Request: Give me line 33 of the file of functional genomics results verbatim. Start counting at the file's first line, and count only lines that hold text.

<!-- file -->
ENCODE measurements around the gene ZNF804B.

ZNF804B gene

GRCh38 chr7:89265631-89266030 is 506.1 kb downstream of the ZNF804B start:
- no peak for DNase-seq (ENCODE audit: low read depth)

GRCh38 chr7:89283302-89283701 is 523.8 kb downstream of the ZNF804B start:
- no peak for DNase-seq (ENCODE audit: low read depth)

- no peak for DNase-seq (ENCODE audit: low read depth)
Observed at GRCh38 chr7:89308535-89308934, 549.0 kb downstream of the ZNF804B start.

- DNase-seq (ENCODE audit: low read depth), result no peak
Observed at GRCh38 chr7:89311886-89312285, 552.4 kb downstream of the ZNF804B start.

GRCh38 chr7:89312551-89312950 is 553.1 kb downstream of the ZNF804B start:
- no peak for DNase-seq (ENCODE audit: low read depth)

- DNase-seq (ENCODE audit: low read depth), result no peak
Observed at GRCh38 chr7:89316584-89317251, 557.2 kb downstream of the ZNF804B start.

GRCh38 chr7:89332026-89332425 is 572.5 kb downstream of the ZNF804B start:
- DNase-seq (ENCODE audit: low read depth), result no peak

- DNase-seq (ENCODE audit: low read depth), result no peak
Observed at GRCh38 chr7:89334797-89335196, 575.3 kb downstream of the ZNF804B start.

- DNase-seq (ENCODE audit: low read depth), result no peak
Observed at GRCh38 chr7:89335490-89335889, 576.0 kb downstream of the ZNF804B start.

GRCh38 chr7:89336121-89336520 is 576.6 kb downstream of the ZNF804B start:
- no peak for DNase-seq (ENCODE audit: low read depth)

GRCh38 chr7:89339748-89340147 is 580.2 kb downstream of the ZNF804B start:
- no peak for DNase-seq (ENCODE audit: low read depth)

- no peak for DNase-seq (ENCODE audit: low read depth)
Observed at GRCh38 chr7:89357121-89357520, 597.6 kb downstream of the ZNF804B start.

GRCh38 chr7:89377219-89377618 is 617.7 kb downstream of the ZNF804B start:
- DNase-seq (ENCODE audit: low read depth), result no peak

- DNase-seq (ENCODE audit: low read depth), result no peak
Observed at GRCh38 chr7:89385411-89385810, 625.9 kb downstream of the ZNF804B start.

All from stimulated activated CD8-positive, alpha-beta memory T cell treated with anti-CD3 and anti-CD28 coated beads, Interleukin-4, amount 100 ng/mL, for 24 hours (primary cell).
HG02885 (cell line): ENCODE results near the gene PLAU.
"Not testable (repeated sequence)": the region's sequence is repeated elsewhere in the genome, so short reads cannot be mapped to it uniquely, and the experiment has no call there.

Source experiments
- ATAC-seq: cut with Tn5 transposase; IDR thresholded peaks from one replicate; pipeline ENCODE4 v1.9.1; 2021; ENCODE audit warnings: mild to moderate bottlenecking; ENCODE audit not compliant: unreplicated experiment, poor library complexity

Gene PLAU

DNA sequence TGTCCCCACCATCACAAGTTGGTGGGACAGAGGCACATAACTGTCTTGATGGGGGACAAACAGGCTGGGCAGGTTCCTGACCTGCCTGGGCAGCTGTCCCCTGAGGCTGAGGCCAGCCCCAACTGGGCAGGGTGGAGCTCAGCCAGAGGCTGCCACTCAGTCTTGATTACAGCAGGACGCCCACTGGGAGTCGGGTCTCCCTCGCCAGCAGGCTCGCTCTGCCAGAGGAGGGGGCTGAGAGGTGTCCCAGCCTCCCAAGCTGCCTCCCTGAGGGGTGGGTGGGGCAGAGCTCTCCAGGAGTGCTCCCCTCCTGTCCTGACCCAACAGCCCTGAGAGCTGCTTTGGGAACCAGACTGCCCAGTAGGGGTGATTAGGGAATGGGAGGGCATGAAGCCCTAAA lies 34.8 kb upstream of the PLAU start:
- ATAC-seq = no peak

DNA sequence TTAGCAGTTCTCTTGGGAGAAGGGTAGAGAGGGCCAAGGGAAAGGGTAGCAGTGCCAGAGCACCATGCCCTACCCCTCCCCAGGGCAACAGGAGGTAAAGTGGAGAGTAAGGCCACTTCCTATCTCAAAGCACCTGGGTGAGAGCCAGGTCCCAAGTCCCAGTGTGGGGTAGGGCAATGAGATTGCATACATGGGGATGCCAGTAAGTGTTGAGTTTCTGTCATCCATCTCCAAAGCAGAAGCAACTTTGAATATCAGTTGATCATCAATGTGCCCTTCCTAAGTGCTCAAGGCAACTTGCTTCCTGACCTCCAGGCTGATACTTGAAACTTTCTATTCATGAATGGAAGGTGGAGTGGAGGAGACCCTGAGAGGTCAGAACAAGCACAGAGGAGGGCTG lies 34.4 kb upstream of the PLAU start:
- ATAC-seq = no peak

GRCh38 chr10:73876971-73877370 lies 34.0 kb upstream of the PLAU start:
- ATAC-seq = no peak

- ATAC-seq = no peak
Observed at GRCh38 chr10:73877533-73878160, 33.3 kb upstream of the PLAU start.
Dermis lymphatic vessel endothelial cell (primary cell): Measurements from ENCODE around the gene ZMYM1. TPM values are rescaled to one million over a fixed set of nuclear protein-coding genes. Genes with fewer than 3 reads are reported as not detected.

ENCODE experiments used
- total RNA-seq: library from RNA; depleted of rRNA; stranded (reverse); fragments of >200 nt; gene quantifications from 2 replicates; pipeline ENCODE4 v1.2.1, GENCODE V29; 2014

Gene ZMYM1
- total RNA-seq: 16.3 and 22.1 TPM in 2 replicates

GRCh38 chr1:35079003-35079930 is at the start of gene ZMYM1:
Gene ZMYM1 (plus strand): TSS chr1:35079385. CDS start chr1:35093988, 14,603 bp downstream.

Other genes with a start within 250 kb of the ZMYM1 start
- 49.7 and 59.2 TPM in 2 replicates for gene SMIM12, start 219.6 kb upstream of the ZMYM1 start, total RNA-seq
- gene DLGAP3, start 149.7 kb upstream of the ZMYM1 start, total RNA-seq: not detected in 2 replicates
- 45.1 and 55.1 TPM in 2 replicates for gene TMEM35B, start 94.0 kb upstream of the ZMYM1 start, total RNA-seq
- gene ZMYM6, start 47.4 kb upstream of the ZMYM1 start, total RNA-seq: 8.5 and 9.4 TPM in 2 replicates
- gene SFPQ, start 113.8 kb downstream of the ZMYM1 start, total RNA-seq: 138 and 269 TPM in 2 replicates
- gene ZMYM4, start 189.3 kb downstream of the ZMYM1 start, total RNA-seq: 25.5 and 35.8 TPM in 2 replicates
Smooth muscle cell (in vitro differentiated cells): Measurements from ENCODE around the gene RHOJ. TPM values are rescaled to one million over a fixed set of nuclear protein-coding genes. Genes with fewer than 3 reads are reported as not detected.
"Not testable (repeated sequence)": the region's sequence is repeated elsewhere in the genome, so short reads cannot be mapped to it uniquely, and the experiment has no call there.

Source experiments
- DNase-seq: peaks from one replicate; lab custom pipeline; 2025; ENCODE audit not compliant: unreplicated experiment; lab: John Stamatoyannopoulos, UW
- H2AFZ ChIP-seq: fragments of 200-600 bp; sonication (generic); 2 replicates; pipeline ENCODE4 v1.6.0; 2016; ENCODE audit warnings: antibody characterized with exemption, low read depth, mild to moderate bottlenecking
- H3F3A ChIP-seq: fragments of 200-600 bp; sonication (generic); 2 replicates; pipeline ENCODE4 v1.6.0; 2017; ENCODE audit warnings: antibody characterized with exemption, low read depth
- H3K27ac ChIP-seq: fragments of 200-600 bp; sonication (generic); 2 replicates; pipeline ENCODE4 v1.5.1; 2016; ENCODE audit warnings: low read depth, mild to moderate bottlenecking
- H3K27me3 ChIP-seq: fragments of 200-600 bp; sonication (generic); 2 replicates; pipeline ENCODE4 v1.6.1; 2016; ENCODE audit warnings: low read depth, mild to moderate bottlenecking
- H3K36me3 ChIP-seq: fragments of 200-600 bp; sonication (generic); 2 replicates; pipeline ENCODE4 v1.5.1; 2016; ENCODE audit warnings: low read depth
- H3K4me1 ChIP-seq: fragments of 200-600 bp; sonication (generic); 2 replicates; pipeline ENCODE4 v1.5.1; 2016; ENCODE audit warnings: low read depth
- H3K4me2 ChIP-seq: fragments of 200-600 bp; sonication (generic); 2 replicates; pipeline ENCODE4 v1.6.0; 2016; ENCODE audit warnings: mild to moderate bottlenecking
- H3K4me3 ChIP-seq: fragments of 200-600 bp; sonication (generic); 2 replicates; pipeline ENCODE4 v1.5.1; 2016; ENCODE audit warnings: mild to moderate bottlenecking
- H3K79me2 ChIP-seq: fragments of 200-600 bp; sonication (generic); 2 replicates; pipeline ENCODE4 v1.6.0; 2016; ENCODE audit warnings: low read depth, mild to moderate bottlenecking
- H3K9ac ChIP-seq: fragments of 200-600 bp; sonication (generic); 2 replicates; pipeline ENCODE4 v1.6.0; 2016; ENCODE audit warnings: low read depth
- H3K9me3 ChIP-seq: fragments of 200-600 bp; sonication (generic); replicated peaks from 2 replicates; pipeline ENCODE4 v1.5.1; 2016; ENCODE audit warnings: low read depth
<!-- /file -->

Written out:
"Not testable (repeated sequence)": the region's sequence is repeated elsewhere in the genome, so short reads cannot be mapped to it uniquely, and the experiment has no call there.